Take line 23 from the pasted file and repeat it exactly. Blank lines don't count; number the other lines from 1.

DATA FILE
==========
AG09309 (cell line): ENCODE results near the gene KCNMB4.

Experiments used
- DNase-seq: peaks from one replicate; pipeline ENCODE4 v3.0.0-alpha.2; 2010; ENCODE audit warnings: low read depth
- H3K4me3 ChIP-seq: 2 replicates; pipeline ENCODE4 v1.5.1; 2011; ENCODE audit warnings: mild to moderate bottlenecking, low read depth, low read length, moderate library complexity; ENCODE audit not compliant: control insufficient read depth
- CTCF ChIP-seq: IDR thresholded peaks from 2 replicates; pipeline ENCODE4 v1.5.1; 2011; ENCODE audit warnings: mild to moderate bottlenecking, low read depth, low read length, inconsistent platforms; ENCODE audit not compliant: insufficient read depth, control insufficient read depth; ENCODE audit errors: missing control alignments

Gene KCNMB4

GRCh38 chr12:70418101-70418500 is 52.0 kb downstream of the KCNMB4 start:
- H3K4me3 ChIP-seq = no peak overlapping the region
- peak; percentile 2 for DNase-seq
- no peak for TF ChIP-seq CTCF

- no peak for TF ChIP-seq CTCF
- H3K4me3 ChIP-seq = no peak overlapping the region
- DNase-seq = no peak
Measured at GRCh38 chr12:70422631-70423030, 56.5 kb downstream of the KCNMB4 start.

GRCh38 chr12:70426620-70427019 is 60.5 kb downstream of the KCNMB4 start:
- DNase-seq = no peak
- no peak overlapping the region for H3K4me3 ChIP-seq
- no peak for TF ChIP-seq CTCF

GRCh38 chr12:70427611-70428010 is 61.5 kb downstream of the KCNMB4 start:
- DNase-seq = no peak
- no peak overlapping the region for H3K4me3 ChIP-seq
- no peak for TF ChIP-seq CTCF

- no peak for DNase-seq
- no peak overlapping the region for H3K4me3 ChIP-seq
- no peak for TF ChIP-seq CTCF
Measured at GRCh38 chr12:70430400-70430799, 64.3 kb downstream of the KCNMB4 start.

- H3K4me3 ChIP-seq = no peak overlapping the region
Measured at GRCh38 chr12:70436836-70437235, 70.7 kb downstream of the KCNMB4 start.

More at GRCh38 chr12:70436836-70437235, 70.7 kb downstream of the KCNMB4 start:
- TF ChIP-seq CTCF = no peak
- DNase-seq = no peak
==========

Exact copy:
- no peak for DNase-seq